Port of Moses Lake ends social media comments
MOSES LAKE — People will no longer be able to post a comment to any of the Port of Moses Lake’s social media sites.
During a regular meeting Monday, commissioners overseeing the Port of Moses Lake voted unanimously to end public comments on the port’s Facebook, Twitter, YouTube and LinkedIn feeds to make it easier for the port to preserve public records.
“Most of our clients do not allow comment on their social media sites,” said Richard Davis, an attorney with Chmelik, Sitkin & Davis, the Bellingham-based law firm which represents a number of Washington ports, including the Port of Moses Lake. “If you’re going to allow comments, frankly, it creates a public records burden to preserve all of those records.”
According to Loretta St. Andre, business intelligence analyst for the port, the port has temporarily contracted with Durham, North Carolina-based software service company ArchiveSocial to back up the port’s social media posts and maintain all of the comments made so far.
The halt to social media comments came into effect with the Monday morning vote.
According to Ephrata Mayor Bruce Reim, a specialist in preserving public records for insurance Clear Risk Solutions, which specializes in underwriting insurance for cities, school districts, countries and tribal governments in Washington, public comments on social media sites become public records once they are made, but most governments opt to closely manage their social media accounts rather than prevent comments outright.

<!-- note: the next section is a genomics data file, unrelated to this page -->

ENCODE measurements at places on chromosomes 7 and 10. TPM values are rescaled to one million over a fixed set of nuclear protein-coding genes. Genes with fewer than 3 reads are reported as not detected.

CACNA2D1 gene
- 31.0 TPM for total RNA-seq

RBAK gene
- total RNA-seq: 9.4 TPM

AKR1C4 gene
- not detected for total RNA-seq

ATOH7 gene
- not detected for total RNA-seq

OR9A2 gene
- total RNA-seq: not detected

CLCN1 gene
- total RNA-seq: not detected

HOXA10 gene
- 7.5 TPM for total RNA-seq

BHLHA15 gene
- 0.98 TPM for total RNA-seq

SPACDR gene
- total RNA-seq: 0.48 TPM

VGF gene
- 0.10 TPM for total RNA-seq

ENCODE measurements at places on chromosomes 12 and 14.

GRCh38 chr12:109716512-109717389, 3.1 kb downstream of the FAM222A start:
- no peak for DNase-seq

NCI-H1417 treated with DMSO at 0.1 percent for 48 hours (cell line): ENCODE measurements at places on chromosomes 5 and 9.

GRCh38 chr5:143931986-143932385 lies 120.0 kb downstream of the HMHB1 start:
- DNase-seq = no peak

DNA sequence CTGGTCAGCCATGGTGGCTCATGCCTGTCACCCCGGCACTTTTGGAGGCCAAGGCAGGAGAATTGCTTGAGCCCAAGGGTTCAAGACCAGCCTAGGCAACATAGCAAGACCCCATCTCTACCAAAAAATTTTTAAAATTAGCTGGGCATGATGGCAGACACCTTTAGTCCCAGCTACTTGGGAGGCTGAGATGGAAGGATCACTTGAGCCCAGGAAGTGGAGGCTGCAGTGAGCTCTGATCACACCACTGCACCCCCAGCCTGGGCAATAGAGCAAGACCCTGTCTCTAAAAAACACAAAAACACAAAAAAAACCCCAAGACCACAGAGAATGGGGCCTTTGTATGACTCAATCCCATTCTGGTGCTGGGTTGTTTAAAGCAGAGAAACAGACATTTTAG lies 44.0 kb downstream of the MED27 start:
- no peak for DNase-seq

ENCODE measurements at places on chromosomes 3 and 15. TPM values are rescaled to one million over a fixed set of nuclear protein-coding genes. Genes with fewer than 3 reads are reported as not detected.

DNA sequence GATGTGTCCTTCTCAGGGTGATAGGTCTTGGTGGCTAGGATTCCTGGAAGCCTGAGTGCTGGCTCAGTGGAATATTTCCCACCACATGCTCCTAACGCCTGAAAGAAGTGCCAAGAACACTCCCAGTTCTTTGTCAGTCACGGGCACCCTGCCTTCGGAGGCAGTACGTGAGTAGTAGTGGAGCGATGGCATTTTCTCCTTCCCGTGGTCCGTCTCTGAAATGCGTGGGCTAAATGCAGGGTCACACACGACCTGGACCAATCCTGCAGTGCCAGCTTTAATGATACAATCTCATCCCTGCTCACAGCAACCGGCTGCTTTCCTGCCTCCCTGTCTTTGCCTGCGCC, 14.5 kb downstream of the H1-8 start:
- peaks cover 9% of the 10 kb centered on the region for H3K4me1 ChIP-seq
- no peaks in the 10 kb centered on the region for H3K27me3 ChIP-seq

“I don’t know of other cities doing that,” he said.
Grant County Sheriff’s Office spokesperson Kyle Foreman said the GCSO treats all public comments as public records, maintains an archive, and closely monitors responses to the office’s various social media channels, including the dedicated K-9 feeds.
“It takes a lot of post management, and there’s an understanding of those who post, if you post it, you have to manage it,” Foreman said.
Moses Lake Police Department Chief Kevin Fuhr, who is active on social media, said he and other senior MLPD leaders hide or remove offensive or threatening comments, and all city social media sites are archived as public records.
It can be challenging if a social media post prompts a lot of intense reaction, Fuhr said, but most MLPD posts don’t.
“It doesn’t take a lot of time,” Fuhr said. “Most of the time, the posts we put on there for information, and they’re not generating angry responses.”